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The hottest trade of the year is on hold, as fears of uncontrolled inflation seep into the energy sector.

With year-to-date gains of around 50 per cent, the Canadian oil and gas space has been the market’s bright spot in an otherwise lousy year for the entire financial market ecosystem. Those gains are a big part of the reason the S&P/TSX Composite Index is only down 5 per cent on the year, while the U.S. S&P 500 index has lost 18 per cent.

Over the past month or so, the steady ascent of Canadian oil and gas names has given way to powerful day-to-day fluctuations, as volatility in the market for crude oil has reached new heights.

Soaring consumer prices are the clear culprit. With enough inflation a recession becomes unavoidable, which could, in theory, bring a swift end to the highest crude oil prices in nearly 15 years.

Is this the end of the bonanza in oil and gas stocks? Probably not, considering the potent forces weighing on oil production and supply, including the potential escalation of sanctions on Russian oil.

“While there may be some risks to oil demand, the risks to oil supply are even higher,” ATB Capital Markets analysts wrote in a recent note.

Going into 2022, this was expected to be the final year of the resurgence of global energy demand, as the economic rebound from the pandemic tapered off. Analysts forecasted growth at roughly three million barrels a day.

That estimate has been cut almost in half, and will probably have to be ratcheted down further throughout the year as recession risks grow, said Bill Farren-Price, a director at Enverus Intelligence Research.

Under normal circumstances, that kind of demand destruction would spell trouble for oil and gas companies. But global production is struggling to keep up with supply as it is, which is why global crude oil prices sit at more than US$110 a barrel, and why the average price of gasoline in Canada this week topped $2 a litre for the first time.

Then there is the potential loss of two to three million barrels of daily Russian production, should the U.S. go ahead with plans to choke off the country’s oil industry. That could effectively offset the demand crunch from any inflation-fuelled global recession.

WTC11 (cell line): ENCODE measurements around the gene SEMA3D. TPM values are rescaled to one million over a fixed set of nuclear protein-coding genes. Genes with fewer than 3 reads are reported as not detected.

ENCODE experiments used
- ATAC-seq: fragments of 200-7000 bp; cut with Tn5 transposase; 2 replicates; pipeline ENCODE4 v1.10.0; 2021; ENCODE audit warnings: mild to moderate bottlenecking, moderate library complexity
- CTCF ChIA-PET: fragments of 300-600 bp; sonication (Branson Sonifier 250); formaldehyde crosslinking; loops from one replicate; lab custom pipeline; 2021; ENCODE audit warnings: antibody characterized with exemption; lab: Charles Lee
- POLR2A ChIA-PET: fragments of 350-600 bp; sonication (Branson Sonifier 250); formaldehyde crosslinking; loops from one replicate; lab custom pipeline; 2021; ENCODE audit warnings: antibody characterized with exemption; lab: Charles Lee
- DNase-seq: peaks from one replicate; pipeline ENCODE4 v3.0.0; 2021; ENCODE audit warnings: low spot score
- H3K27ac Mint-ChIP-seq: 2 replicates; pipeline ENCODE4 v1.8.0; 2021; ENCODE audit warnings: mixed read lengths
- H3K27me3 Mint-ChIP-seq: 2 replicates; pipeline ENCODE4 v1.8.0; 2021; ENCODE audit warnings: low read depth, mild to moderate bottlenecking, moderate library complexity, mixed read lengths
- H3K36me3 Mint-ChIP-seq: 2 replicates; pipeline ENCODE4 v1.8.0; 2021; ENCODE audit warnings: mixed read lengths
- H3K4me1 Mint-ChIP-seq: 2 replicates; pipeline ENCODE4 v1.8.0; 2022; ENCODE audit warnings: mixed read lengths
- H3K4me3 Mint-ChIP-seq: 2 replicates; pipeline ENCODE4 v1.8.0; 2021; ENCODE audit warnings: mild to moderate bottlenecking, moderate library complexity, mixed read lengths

“You’ve got two very big moving parts of this picture at the moment,” Mr. Farren-Price said of the opposing forces of demand and supply. “The million dollar question is, which one wins out?”

Some investors have speculated that the U.S. shale sector could roar back to life and fill the output gap. The industry is certainly accelerating its spending plans, with capital expenditures expected to rise by as much as 45 per cent this year.

But half of that budget is being eaten by rising input prices, according to a report by Scotia Capital analysts. “Production is not increasing nearly as quickly due to widespread inflationary pressures,” the report said. Drilling rig counts for the companies covered by the analysts are up only by 22 per cent from last year.

In recent weeks, U.S. crude prices have dipped on several occasions to around the US$100-a-barrel mark, only to quickly bounce higher.

“The floor around $100 is pretty solid, and that’s really defined by the fact that global oil inventories are well below average levels,” Mr. Farren-Price said.

That translates to windfall profits for the Canadian oil patch. Years of cost cutting mean the average Canadian producer can be profitable with crude as low as US$45 a barrel, implying a huge margin of safety at current prices.

For investors starting to doubt the revival of the Canadian energy sector, the ATB report offered one other bit of comfort – it takes a monumental economic shock to diminish the world’s demand for oil, on the order of the global financial crisis or the pandemic.

“One must never forget how resilient oil demand growth has been over the past 20 years and that only very major economic events have caused oil demand to decline on a year-over-year basis,” the analysts wrote.

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